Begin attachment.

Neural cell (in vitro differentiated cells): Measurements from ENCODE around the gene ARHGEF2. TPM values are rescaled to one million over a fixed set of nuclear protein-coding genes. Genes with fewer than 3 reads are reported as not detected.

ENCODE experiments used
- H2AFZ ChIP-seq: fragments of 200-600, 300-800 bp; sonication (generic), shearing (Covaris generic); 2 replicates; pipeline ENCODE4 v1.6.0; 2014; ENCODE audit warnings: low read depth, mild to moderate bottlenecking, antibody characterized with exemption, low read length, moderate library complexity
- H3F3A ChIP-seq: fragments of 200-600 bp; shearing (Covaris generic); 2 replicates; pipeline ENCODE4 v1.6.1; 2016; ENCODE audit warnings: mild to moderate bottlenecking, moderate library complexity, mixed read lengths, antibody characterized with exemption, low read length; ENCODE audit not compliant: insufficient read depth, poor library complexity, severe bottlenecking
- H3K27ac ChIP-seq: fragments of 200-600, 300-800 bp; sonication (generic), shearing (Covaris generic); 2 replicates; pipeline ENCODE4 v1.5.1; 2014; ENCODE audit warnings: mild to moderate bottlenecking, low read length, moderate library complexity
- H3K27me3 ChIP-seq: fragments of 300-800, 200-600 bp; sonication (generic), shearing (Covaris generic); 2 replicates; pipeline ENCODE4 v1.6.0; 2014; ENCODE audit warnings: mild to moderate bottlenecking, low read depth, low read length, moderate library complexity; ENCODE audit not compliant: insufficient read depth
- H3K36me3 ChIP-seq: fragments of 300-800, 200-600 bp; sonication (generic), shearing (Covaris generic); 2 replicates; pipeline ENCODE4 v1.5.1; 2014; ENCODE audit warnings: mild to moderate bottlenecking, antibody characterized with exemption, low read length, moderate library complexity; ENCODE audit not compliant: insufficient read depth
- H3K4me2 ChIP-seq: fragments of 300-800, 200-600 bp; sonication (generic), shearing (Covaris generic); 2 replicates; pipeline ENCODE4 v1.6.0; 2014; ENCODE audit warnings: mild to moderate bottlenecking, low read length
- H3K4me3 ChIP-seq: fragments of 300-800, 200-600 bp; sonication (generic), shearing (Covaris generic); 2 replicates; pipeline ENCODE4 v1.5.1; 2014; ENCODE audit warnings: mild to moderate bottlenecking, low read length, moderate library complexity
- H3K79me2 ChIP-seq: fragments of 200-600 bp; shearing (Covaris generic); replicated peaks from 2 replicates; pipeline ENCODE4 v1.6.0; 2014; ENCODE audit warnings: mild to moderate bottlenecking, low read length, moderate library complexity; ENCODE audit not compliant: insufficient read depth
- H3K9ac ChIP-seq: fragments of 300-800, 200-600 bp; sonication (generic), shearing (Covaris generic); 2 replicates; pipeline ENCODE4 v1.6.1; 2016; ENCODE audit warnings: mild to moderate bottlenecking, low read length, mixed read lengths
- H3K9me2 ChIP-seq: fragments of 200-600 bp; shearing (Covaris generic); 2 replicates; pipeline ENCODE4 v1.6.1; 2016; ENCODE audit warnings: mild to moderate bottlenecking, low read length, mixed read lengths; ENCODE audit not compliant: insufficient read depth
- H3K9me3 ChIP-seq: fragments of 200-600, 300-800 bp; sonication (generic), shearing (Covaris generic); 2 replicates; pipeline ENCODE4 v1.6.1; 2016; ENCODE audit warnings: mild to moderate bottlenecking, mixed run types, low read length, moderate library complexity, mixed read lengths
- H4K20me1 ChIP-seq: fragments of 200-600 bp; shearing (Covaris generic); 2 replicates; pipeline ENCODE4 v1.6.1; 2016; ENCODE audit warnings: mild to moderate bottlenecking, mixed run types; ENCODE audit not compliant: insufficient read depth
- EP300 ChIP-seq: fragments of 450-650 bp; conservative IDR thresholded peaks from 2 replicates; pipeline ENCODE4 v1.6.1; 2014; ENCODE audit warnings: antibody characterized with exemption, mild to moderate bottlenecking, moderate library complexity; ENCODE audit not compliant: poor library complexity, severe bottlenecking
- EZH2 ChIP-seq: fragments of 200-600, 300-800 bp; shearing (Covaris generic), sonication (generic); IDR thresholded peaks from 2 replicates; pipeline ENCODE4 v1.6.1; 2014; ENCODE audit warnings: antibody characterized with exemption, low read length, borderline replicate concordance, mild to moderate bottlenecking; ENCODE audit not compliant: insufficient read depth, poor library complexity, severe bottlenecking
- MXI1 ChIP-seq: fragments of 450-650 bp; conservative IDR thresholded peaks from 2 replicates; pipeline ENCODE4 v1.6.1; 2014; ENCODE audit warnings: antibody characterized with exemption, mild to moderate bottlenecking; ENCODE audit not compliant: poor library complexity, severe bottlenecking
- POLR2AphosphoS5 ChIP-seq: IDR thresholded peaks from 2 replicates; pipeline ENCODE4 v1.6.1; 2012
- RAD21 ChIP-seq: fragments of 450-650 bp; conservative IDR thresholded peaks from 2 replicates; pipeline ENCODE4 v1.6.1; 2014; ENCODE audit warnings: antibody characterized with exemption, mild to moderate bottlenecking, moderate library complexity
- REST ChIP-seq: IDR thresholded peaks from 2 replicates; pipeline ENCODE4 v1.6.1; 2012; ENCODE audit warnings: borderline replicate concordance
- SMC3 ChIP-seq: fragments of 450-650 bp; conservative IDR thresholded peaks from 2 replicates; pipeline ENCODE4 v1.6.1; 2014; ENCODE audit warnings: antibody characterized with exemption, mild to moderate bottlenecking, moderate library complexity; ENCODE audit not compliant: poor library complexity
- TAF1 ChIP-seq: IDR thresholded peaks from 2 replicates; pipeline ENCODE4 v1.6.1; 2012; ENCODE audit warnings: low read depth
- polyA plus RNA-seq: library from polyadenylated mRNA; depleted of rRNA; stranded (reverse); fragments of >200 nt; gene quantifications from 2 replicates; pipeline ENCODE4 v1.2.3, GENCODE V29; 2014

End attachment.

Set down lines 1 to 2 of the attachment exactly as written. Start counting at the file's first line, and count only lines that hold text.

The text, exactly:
Neural cell (in vitro differentiated cells): Measurements from ENCODE around the gene ARHGEF2. TPM values are rescaled to one million over a fixed set of nuclear protein-coding genes. Genes with fewer than 3 reads are reported as not detected.

ENCODE experiments used